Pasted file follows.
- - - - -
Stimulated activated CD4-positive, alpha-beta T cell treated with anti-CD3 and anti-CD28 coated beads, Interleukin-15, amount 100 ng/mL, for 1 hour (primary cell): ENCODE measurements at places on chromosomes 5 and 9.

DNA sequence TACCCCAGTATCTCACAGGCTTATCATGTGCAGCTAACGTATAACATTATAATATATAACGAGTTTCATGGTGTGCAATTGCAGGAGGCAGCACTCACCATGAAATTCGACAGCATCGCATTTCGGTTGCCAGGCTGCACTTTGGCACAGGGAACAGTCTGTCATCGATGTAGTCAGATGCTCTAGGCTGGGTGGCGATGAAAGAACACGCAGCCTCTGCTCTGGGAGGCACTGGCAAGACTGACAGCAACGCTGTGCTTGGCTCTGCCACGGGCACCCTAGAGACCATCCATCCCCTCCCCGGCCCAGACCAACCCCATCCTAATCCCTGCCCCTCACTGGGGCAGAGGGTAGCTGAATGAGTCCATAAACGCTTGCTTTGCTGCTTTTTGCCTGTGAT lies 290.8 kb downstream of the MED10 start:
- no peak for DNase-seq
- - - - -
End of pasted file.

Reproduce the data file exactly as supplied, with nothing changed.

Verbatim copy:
Stimulated activated CD4-positive, alpha-beta T cell treated with anti-CD3 and anti-CD28 coated beads, Interleukin-15, amount 100 ng/mL, for 1 hour (primary cell): ENCODE measurements at places on chromosomes 5 and 9.

DNA sequence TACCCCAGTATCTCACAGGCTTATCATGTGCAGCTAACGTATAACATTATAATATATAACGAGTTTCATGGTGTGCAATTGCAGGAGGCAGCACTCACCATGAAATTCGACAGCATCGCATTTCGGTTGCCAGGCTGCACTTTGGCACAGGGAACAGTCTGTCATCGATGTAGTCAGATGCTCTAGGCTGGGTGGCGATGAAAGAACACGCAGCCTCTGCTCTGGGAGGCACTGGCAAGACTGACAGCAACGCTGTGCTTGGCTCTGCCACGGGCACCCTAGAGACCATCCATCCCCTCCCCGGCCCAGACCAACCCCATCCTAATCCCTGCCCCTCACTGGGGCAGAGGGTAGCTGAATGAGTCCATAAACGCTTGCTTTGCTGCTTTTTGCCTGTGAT lies 290.8 kb downstream of the MED10 start:
- no peak for DNase-seq